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What factors account for variation in the types of party system to be found in different European countries?

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Introduction

What factors account for variation in the types of party system to be found in different European countries? G. Sartori defines a party system as "the system of interactions resulting from inter-party competition." That is, what parties exist, and how they behave to one another. Jean Blondel believes that the analysis of West European party systems would require a consideration of the number of parties, of their strength, and their place on the political spectrum.1 The number of parties indicates whether one party can legislate alone or form coalitions with others, and can also indicate how politically divided the party system is.2 So, in a two-party (or majority-electing system), two, or perhaps more, parties compete for seats but the two major parties win the vast majority of seats. This is true of the UK. In a multi-party system, it is normal to have some sort of coalition government because no party has a majority in the legislature. This is true of Germany. Often, the number of parties in the system is a result of the electoral system. The electoral system will be discussed as a factor causing the variation in party systems later in the essay. The second consideration is the strength of parties. In western democracies, two-party systems show relative stability and a pendulum effect between the two main parties. ...read more.

Middle

Also in the UK, there tended to be a north-south divide on the basis of class, although the distinction is not so clear in the present day. In Britain post-World War II, there was evidently working-class and middle-class. Today, due to the rise in the service sector and self-employment, and the decline in the manufacturing industry, there is a rapidly expanding middle-class.7 Despite the evolution of the traditional "old" Labour Party, which mainly represented the working class, into a bigger catch-all party, it can be argued that voting patterns in the UK are still based for many on social class. However, it can be argued that there is weakening partisanship with regard to the two main parties (Labour and Conservative), due to dissatisfaction and the opinion that there is little difference between them.8 In Germany, both the CDU/CSU and SPD are increasingly centrist and aim to appeal to the wider electorate. This has not always been the case, as the SPD was officially a socialist worker's party until 1959. The long period of CDU/CSU dominance during the post-war "economic miracle" in West Germany made it difficult for the SPD, who were officially anti-capitalism, to gain votes, and they were forced to move towards the centre after dropping their Marxist character in 1959. ...read more.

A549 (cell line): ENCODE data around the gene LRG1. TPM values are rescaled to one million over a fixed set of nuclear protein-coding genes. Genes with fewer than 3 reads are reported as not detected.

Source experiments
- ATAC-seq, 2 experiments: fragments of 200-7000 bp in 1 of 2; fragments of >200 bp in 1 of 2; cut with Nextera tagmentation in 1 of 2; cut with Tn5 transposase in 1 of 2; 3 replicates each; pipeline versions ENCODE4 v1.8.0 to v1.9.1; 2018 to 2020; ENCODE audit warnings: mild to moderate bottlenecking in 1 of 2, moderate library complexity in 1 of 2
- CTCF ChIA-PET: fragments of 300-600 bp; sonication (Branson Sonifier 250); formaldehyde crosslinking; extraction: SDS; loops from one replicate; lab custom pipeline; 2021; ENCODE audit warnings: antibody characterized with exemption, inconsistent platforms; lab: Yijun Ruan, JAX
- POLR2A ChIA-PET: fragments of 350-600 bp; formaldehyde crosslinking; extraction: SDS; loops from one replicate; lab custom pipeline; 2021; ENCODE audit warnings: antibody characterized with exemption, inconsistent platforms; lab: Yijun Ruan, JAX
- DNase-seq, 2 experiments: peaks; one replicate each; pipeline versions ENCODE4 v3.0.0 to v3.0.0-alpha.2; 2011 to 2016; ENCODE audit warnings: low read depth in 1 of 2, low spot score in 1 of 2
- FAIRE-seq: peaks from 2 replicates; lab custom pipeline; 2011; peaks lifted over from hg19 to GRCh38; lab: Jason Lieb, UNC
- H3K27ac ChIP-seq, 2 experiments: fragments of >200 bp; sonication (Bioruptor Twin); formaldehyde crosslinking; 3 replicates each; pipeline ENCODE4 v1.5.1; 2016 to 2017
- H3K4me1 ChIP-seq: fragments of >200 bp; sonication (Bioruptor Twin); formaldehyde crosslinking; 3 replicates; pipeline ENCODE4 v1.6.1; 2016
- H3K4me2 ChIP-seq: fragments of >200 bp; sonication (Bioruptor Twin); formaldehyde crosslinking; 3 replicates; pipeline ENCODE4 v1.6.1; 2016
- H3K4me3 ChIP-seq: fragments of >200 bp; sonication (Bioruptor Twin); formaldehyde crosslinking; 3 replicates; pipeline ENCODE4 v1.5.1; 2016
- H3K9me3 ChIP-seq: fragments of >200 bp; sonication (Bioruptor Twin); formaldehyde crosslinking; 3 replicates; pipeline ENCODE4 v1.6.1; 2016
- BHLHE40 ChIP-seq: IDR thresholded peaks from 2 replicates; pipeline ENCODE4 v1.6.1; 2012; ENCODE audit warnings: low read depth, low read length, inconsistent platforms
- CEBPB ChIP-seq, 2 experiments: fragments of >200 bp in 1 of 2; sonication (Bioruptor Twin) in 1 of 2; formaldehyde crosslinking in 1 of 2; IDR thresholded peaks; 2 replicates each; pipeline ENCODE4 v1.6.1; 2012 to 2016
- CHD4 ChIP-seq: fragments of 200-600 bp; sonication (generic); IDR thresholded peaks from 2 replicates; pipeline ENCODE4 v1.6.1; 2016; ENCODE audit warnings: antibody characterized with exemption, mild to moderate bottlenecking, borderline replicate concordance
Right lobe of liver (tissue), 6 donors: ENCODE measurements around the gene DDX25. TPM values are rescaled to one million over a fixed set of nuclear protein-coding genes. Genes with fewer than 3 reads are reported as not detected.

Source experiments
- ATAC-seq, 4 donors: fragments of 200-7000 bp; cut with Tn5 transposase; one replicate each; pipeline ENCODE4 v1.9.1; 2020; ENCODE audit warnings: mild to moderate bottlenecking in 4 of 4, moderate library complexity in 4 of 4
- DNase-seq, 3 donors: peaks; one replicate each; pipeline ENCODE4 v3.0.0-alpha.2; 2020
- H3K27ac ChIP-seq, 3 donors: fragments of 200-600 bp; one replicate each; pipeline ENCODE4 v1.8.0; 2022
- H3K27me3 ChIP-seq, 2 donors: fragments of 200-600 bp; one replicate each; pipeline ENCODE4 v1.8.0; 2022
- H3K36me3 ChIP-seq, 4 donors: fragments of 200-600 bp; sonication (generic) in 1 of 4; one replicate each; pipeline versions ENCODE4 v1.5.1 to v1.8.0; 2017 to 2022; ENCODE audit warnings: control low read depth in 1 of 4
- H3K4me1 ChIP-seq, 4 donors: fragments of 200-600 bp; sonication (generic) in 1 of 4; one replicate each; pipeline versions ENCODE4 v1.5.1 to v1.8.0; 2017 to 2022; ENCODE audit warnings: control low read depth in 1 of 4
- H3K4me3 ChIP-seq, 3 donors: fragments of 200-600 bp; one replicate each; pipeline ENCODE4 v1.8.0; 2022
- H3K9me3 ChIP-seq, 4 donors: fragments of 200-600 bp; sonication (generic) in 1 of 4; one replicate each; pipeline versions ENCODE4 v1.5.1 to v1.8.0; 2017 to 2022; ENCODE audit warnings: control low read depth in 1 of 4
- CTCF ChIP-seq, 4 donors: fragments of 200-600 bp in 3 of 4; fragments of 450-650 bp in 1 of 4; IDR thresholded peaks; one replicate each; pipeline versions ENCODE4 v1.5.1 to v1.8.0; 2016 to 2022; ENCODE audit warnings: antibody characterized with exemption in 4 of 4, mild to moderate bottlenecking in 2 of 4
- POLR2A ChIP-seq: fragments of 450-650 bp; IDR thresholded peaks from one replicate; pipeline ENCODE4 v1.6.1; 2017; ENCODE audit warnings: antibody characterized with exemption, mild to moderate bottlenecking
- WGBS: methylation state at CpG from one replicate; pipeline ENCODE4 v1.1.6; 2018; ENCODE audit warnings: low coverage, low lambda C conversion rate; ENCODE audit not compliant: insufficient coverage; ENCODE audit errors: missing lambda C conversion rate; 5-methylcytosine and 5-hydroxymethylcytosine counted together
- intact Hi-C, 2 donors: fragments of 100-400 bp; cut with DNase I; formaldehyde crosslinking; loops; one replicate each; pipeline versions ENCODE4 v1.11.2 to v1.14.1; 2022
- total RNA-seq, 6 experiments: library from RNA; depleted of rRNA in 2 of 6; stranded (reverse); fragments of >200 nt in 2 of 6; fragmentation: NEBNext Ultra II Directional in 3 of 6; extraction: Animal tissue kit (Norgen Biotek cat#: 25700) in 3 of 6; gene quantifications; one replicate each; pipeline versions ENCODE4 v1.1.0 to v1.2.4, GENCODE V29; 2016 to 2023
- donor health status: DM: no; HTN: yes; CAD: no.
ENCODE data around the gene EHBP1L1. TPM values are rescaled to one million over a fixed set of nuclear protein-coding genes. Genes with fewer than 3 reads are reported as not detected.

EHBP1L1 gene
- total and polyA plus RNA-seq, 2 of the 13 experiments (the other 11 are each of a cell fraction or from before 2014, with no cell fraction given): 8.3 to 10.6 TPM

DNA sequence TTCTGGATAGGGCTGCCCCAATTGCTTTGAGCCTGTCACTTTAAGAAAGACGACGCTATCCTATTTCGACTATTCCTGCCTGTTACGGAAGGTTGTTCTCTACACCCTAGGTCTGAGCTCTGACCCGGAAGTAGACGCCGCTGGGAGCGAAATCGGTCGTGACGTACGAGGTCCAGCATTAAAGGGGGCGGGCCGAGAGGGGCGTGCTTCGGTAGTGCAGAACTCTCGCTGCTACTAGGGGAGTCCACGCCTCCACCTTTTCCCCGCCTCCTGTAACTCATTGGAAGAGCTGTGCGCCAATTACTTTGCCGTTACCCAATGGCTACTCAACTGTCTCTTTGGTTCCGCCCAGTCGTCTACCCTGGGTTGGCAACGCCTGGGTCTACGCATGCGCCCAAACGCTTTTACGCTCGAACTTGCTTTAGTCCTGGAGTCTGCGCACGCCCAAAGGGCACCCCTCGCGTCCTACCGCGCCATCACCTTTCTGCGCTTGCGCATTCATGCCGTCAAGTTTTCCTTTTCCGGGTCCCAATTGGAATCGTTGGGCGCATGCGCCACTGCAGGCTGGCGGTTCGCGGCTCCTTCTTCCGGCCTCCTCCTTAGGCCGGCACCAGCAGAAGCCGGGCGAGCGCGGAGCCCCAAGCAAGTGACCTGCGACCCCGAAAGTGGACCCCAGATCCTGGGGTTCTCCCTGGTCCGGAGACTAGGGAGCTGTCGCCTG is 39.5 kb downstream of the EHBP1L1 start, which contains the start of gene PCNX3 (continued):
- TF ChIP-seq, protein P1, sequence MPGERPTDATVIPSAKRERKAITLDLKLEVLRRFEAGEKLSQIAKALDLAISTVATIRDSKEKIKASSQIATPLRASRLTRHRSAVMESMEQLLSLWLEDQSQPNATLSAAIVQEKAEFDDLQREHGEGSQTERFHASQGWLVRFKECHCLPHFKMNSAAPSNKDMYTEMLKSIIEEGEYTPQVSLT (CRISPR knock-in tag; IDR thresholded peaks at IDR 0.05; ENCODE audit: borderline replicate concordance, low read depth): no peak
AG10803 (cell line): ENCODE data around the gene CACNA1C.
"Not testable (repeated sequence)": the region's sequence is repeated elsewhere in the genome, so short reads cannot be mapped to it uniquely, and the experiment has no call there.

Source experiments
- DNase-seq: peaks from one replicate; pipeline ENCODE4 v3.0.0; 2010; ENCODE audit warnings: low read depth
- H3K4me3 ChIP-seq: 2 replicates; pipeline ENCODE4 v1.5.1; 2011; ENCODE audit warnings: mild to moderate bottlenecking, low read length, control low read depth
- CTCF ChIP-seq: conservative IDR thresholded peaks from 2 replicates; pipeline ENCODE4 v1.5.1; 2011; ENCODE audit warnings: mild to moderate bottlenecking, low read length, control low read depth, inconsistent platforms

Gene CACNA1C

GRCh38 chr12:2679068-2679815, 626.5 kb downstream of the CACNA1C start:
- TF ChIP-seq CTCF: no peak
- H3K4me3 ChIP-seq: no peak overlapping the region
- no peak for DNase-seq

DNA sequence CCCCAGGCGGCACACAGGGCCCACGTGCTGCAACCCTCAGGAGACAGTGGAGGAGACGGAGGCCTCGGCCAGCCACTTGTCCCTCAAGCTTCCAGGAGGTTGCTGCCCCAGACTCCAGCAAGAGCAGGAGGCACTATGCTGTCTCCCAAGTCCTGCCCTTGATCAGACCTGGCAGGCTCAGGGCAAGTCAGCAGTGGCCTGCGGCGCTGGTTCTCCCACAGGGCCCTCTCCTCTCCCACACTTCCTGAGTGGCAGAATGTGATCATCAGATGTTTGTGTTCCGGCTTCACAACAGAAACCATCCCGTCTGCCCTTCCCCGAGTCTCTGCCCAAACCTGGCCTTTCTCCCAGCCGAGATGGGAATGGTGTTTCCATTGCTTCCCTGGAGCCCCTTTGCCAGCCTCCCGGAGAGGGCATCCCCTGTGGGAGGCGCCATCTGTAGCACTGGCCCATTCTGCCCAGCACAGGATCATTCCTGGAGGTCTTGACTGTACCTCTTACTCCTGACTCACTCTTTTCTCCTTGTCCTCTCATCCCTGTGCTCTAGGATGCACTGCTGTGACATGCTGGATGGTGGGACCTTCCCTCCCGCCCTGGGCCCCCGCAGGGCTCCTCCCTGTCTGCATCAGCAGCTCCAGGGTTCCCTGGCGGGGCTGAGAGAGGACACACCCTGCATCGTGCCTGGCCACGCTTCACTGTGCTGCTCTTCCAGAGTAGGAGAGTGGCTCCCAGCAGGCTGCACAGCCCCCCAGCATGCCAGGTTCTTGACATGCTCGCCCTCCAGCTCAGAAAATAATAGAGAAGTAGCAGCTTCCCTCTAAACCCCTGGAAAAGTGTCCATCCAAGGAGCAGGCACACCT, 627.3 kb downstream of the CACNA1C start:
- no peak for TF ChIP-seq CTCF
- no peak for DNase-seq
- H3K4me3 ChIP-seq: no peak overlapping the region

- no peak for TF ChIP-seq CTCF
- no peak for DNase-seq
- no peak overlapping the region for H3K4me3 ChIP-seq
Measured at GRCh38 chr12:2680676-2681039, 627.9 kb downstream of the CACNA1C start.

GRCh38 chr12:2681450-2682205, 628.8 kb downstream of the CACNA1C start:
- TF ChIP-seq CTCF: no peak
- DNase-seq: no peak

Conclusion

For example, the class cleavage is still fairly significant in Britain, and this is reflected by the establishment of the Labour Party (traditionally the party of the working class) in the early twentieth century, and the development of the Tory Party into the Conservative Party, which traditionally represented the upper and increasingly middle class voters. Also in Germany, the SPD remains the party of the majority of the working class, whereas the CDU/CSU enjoys more support from the middle classes. In the UK, this ideological division and the first past the post electoral system has led to the development of a two-party system. In Germany, it is more the electoral system that has affected the party system, because its additional member system (a proportional representation system) means that seats are allocated according to votes. As is often the case with a proportional system, it is very hard in Germany to gain an overall majority. It has only happened once, when the CDU/CSU managed it in 1957.13 Electoral systems, majoritarian and proportional, do account for much of the variation in party systems across western Europe. Cleavages can be quite influential but they do also lose their saliency, and this, along with changes in the nature of the electorate and social values in each country, means that party systems in West European countries vary. ...read more.

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